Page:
As part of strategy to reduce rising deaths from prostate cancers, scientists said using a controversial blood test to screen all men for prostate cancer could cut deaths from the disease by 20 per cent.
According to the findings of a new study published in the ‘Annals of Internal Medicine’, the prostate-specific antigen (PSA) screening would save a ‘significant’ number of lives.
These followed the work of a team of American scientists who re-examined two major studies which had formerly been taken to contradict each other as to the benefits of population-wide screening, using the PSA test.
Prostate cancer affects the prostate gland, the gland that produces some of the fluid in semen and plays a role in urine control in men.
The prostate gland is located below the bladder and in front of the rectum.
According to medical experts, prostate cancer is the most common cancer among men of black origin but it is also treatable if found in the early stages.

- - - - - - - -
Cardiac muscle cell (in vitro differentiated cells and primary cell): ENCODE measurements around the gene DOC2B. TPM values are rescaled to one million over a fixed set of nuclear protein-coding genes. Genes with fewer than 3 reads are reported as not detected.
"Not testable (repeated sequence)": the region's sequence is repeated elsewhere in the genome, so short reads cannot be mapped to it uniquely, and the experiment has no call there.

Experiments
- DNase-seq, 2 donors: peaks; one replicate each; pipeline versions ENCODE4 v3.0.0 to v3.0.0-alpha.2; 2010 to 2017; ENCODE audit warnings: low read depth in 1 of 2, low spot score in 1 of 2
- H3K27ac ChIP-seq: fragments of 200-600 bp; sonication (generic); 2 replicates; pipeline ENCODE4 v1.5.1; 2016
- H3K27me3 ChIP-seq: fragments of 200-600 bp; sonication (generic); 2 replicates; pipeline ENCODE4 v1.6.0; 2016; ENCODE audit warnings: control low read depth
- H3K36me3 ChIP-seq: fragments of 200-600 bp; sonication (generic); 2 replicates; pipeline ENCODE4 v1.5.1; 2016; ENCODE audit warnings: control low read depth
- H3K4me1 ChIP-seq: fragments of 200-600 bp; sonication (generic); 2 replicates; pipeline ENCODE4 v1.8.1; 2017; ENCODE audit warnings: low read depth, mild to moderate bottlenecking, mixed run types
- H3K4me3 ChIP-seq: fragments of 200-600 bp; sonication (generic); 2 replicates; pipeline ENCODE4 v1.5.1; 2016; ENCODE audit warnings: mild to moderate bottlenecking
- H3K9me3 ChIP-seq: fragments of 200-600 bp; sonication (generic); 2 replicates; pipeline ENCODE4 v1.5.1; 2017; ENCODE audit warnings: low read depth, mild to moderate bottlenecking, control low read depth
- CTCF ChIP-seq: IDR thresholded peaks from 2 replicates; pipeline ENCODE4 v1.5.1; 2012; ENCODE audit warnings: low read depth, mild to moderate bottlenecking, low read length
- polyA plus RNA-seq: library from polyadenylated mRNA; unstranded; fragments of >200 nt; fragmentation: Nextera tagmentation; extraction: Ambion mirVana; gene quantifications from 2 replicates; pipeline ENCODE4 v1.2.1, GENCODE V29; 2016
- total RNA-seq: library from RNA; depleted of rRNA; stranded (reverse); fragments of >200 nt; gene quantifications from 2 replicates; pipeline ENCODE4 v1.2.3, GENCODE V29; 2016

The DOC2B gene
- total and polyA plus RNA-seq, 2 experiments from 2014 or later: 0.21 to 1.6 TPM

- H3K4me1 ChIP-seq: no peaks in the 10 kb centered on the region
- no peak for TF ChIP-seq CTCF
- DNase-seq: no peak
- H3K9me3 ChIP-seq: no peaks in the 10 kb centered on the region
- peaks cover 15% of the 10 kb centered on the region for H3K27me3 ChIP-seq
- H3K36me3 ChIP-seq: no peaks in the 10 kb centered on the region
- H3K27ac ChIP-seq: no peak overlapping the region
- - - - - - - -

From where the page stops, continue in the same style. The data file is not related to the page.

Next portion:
In 2017, the American Cancer Society (ACS) predicts that there would be around 161,360 new diagnoses of prostate cancer in the United States (U.S), and that around 26,730 fatalities will occur because of it.
On its part, Nigeria records about 100,000 new cases of cancers including cancers of the prostate, colon, breast, cervix, among others.
However, among Nigerian men, prostate cancer is very common, with majority of those suffering the condition presenting at a very late stage when medical personnel cannot do much to save the lives of affected men.
However, the new analysis found that the two studies, involving thousands of patients, concurred that PSA screening would save a ‘significant’ number of lives.
According to a report in ‘The Telegraph’, although, the PSA tests were not completely reliable and can suggest prostate cancer when no cancer exists, they can also yield false negative results because up to 15 per cent of men with the disease have normal PSA levels.
“In addition, many cases of prostate cancer progress extremely slowly, meaning early diagnosis can unnecessarily worry men into opting for treatment with profound side-effects.
Karen Stalbow, Head of Policy, Knowledge and Impact at Prostate Cancer UK said: “Early diagnosis of prostate cancer is vital to saving men’s lives.”